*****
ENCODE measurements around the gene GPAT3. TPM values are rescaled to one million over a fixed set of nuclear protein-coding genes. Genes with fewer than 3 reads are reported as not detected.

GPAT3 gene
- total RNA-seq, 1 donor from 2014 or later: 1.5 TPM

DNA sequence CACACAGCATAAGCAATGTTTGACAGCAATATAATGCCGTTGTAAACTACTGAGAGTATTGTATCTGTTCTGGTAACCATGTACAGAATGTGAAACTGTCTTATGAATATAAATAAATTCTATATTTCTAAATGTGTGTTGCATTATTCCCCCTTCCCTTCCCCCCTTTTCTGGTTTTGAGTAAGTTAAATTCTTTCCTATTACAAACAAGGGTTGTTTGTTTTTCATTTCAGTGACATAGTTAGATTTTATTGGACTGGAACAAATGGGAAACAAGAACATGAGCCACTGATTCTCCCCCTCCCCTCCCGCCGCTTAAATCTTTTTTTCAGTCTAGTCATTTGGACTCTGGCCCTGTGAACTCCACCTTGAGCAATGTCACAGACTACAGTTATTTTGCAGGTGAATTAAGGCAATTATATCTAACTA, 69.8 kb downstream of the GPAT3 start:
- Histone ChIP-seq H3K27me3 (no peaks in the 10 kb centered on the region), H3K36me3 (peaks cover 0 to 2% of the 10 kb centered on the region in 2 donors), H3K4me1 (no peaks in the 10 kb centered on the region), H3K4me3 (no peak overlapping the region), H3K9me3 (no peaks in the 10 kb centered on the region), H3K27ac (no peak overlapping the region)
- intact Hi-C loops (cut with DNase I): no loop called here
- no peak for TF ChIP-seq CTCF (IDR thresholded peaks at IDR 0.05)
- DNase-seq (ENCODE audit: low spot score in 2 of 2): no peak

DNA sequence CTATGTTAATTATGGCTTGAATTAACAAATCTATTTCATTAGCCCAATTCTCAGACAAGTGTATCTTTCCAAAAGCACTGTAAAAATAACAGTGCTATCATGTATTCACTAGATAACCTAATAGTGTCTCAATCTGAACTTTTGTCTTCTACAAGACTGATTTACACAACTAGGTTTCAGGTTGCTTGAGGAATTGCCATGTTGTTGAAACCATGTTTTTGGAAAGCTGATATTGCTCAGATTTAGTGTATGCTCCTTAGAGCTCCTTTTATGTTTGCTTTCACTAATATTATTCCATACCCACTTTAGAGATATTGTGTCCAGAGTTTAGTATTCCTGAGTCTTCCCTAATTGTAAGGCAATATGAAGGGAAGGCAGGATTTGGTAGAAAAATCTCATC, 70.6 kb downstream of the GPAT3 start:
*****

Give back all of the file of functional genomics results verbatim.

ENCODE measurements around the gene GPAT3. TPM values are rescaled to one million over a fixed set of nuclear protein-coding genes. Genes with fewer than 3 reads are reported as not detected.

GPAT3 gene
- total RNA-seq, 1 donor from 2014 or later: 1.5 TPM

DNA sequence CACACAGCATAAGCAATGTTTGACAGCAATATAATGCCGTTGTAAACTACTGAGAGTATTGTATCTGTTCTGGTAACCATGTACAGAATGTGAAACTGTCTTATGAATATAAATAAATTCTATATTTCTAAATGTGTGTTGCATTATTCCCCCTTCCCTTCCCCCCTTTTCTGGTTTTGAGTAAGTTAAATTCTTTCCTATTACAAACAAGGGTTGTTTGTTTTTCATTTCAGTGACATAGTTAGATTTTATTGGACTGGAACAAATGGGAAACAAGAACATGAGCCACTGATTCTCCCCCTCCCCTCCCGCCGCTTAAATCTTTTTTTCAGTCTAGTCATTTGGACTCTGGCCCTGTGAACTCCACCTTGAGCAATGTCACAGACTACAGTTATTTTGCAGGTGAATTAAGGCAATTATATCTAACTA, 69.8 kb downstream of the GPAT3 start:
- Histone ChIP-seq H3K27me3 (no peaks in the 10 kb centered on the region), H3K36me3 (peaks cover 0 to 2% of the 10 kb centered on the region in 2 donors), H3K4me1 (no peaks in the 10 kb centered on the region), H3K4me3 (no peak overlapping the region), H3K9me3 (no peaks in the 10 kb centered on the region), H3K27ac (no peak overlapping the region)
- intact Hi-C loops (cut with DNase I): no loop called here
- no peak for TF ChIP-seq CTCF (IDR thresholded peaks at IDR 0.05)
- DNase-seq (ENCODE audit: low spot score in 2 of 2): no peak

DNA sequence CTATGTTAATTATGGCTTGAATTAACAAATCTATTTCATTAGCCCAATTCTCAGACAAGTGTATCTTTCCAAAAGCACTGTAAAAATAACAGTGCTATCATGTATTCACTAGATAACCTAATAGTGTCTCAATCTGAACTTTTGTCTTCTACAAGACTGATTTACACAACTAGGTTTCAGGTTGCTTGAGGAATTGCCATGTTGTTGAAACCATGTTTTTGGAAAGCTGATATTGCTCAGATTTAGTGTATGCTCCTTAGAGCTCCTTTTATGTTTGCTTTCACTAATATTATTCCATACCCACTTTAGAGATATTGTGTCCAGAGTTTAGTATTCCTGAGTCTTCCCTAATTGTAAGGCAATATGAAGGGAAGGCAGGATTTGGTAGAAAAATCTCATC, 70.6 kb downstream of the GPAT3 start: